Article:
One of the most common questions I’ve received since the release of Building a Second Brain has been how I used my own Second Brain to write it.

There is absolutely no way I could have done this without my Second Brain. I honestly cannot imagine how anyone undertakes an endeavor of this magnitude without some kind of external content management system to depend on.

In a future installment, I’ll talk about how I wrote the actual manuscript, but first, there is something even more fundamental to address: project management.

My approach was to reduce everything down to a project: an outcome I was trying to achieve, along with a deadline attached. Every key milestone I had to reach on the way to publication had an associated project to make sure I got there. This was the only way I could make tangible progress each day while also continuing to run my business and live my life in the meantime.

Looking at the 3.5-year timeline of this endeavor, I can identify at least 9 different projects I started and completed:

  1. Finding an agent
  2. Finding an editor
  3. Writing the proposal
  4. Finalizing the contract for the offer I accepted
  5. Writing the manuscript (can’t forget this one!)
  6. Hiring and working with a promotional agency
  7. Hiring and working with a project manager for the book launch
  8. Working with a designer to create a visual brand identity for BASB
  9. Running the pre-order and promotion campaign

Here is a timeline of how each of these projects played out from 2019 to 2022.

Building a Second Brain Book Timeline

Usually, when we think of someone writing a book, we imagine them putting down one word after another until the whole thing is complete. But I believe the project management aspect is just as important: setting goals, chunking them into projects, laying out timelines, sequencing tasks, etc.

I estimate that as much as half of the total effort that went into this book wasn’t the actual writing of words, but everything else that had to happen to deliver those words to readers.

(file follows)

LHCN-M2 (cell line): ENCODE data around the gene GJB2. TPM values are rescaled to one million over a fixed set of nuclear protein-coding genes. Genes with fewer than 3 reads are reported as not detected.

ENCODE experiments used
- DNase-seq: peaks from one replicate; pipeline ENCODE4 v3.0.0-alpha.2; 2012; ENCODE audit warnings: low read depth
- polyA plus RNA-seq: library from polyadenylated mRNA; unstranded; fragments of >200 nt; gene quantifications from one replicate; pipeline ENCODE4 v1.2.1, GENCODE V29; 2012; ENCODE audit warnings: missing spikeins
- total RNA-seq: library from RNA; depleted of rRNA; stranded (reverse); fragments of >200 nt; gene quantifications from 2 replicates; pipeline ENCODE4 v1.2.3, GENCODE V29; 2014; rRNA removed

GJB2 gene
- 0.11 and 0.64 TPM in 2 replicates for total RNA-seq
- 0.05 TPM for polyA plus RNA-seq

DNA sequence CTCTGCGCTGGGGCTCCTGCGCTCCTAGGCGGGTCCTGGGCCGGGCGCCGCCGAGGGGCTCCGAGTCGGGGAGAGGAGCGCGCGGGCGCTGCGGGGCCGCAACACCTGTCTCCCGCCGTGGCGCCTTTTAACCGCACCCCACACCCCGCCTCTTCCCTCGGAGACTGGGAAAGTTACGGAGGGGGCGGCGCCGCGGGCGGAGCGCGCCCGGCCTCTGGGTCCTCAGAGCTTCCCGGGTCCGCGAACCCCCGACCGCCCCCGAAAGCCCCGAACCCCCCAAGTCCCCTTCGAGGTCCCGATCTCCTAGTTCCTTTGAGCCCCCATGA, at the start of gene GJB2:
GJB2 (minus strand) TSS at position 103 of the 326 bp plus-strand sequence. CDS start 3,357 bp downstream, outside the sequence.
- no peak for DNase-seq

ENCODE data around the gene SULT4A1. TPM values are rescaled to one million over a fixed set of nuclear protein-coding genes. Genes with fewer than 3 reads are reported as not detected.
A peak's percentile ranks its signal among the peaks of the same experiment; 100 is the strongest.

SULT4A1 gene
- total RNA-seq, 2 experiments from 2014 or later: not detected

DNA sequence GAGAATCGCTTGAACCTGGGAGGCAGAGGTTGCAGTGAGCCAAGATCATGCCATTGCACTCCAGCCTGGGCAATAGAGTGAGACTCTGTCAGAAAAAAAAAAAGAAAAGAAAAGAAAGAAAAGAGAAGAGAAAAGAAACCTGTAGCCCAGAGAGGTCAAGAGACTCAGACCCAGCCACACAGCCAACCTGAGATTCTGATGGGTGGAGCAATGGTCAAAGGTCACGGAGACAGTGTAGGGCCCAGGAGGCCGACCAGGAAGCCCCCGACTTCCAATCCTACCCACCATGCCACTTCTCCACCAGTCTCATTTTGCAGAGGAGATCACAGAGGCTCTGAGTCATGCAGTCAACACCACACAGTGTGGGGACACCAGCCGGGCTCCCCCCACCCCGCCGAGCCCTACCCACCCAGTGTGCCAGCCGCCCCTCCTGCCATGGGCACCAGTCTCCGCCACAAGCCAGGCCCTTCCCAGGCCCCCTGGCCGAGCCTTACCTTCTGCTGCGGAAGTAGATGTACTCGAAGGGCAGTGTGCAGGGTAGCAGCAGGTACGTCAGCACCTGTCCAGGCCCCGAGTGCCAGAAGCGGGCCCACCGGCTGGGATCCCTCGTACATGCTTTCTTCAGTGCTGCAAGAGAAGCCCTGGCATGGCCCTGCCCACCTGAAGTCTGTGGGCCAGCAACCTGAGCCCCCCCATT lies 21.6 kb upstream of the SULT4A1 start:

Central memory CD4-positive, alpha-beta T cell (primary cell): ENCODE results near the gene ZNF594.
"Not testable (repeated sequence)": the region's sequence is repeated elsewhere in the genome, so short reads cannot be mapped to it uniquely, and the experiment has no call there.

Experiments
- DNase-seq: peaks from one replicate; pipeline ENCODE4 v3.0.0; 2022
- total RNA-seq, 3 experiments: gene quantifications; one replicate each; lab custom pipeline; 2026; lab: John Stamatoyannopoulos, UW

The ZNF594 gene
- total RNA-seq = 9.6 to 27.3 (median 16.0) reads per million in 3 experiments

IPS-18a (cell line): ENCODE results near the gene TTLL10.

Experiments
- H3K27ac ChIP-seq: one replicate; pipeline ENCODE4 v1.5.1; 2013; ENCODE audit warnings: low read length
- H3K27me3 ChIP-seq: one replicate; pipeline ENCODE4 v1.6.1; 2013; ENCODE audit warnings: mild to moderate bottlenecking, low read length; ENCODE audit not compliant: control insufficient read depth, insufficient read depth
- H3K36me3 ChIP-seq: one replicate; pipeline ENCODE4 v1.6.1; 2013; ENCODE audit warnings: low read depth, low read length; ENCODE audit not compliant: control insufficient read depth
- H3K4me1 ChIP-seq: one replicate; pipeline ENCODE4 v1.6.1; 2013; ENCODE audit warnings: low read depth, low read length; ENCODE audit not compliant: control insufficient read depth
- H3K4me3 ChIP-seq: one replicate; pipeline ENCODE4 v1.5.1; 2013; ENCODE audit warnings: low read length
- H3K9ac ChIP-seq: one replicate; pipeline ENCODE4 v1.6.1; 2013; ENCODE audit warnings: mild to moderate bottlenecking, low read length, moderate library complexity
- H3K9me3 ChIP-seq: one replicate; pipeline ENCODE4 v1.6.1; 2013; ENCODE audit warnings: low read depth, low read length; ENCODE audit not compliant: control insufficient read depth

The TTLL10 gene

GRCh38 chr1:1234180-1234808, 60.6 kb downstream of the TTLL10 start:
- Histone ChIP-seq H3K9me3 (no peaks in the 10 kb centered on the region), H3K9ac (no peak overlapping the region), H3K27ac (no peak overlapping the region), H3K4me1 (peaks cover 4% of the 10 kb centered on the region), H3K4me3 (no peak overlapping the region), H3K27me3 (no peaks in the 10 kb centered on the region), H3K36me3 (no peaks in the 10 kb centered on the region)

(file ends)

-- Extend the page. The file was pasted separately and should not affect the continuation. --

Here’s an example of my project folder for just one of those project – writing the book proposal – which made use of 34 notes. 

BASB Book Proposal Evernote Folder

In this folder, I saved everything (and I mean everything) that might possibly come in handy for writing a book proposal.

Here are 10 concrete examples with screenshots:

1. Advice and guidance on what to include in a book proposal

I read a lot of articles and “how-to” guides on how to successfully write and sell a proposal. For the best ones, I saved excerpts and then used my Progressive Summarization technique to make the most critical points clearly visible.

Note on how to write a book proposal by Jane Friedman

2. Feedback and initial impressions on the proposal from outside reviewers

My agent sent an early draft of my proposal to several outside readers, and their feedback was very helpful in changing direction while I was still able to do so. Here you see one of those pieces of feedback that I’ve marked up for further action.

Note with feedback on the book proposal

3. Questions about sample proposals my editor shared with me

My editor shared a number of examples of successful proposals with me, which served as powerful models for my own. For each of them, I noted down followup questions to ask her to make sure I was learning the right lessons.

Questions about sample proposals

4. A list of existing blog posts of mine I could incorporate material from